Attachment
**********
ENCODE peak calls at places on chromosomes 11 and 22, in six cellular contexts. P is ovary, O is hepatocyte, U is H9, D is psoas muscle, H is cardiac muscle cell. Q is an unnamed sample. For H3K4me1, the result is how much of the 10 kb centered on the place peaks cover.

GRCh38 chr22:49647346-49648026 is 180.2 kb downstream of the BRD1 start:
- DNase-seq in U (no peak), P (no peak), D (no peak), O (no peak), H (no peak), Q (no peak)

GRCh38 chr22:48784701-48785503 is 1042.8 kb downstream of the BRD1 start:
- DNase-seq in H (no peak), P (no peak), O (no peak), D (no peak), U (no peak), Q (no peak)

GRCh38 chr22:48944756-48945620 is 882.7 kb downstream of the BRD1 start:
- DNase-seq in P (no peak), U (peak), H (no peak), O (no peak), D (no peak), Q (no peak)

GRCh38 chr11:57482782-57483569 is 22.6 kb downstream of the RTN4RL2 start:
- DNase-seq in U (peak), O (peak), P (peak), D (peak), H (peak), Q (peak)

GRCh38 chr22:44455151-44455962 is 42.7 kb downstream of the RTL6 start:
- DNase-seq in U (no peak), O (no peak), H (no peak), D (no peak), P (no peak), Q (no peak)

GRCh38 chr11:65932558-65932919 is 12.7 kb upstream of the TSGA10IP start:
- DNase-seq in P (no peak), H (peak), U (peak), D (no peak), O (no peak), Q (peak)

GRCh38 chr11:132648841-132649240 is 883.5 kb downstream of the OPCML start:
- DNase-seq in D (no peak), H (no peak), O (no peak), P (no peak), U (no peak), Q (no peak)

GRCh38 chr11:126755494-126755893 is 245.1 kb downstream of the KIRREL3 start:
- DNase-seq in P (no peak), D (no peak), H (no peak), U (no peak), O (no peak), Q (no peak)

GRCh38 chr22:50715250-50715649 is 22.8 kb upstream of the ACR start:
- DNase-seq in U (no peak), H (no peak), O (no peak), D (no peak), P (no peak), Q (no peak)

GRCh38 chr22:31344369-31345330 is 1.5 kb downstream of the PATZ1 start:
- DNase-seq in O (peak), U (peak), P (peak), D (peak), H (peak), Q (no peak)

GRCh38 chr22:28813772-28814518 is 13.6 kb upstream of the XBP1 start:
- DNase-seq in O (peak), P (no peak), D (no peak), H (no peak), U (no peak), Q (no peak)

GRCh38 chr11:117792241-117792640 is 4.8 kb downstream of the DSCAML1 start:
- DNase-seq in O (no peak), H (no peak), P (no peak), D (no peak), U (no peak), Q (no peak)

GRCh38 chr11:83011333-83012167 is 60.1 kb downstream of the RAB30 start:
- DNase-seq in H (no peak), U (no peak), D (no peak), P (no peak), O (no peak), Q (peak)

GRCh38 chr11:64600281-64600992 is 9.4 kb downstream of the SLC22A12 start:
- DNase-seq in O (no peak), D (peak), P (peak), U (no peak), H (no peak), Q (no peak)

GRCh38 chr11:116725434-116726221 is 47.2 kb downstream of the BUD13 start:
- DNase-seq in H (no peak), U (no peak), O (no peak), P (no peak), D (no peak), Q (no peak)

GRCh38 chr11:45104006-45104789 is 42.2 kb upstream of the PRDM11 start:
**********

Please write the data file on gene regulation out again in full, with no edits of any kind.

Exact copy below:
ENCODE peak calls at places on chromosomes 11 and 22, in six cellular contexts. P is ovary, O is hepatocyte, U is H9, D is psoas muscle, H is cardiac muscle cell. Q is an unnamed sample. For H3K4me1, the result is how much of the 10 kb centered on the place peaks cover.

GRCh38 chr22:49647346-49648026 is 180.2 kb downstream of the BRD1 start:
- DNase-seq in U (no peak), P (no peak), D (no peak), O (no peak), H (no peak), Q (no peak)

GRCh38 chr22:48784701-48785503 is 1042.8 kb downstream of the BRD1 start:
- DNase-seq in H (no peak), P (no peak), O (no peak), D (no peak), U (no peak), Q (no peak)

GRCh38 chr22:48944756-48945620 is 882.7 kb downstream of the BRD1 start:
- DNase-seq in P (no peak), U (peak), H (no peak), O (no peak), D (no peak), Q (no peak)

GRCh38 chr11:57482782-57483569 is 22.6 kb downstream of the RTN4RL2 start:
- DNase-seq in U (peak), O (peak), P (peak), D (peak), H (peak), Q (peak)

GRCh38 chr22:44455151-44455962 is 42.7 kb downstream of the RTL6 start:
- DNase-seq in U (no peak), O (no peak), H (no peak), D (no peak), P (no peak), Q (no peak)

GRCh38 chr11:65932558-65932919 is 12.7 kb upstream of the TSGA10IP start:
- DNase-seq in P (no peak), H (peak), U (peak), D (no peak), O (no peak), Q (peak)

GRCh38 chr11:132648841-132649240 is 883.5 kb downstream of the OPCML start:
- DNase-seq in D (no peak), H (no peak), O (no peak), P (no peak), U (no peak), Q (no peak)

GRCh38 chr11:126755494-126755893 is 245.1 kb downstream of the KIRREL3 start:
- DNase-seq in P (no peak), D (no peak), H (no peak), U (no peak), O (no peak), Q (no peak)

GRCh38 chr22:50715250-50715649 is 22.8 kb upstream of the ACR start:
- DNase-seq in U (no peak), H (no peak), O (no peak), D (no peak), P (no peak), Q (no peak)

GRCh38 chr22:31344369-31345330 is 1.5 kb downstream of the PATZ1 start:
- DNase-seq in O (peak), U (peak), P (peak), D (peak), H (peak), Q (no peak)

GRCh38 chr22:28813772-28814518 is 13.6 kb upstream of the XBP1 start:
- DNase-seq in O (peak), P (no peak), D (no peak), H (no peak), U (no peak), Q (no peak)

GRCh38 chr11:117792241-117792640 is 4.8 kb downstream of the DSCAML1 start:
- DNase-seq in O (no peak), H (no peak), P (no peak), D (no peak), U (no peak), Q (no peak)

GRCh38 chr11:83011333-83012167 is 60.1 kb downstream of the RAB30 start:
- DNase-seq in H (no peak), U (no peak), D (no peak), P (no peak), O (no peak), Q (peak)

GRCh38 chr11:64600281-64600992 is 9.4 kb downstream of the SLC22A12 start:
- DNase-seq in O (no peak), D (peak), P (peak), U (no peak), H (no peak), Q (no peak)

GRCh38 chr11:116725434-116726221 is 47.2 kb downstream of the BUD13 start:
- DNase-seq in H (no peak), U (no peak), O (no peak), P (no peak), D (no peak), Q (no peak)

GRCh38 chr11:45104006-45104789 is 42.2 kb upstream of the PRDM11 start: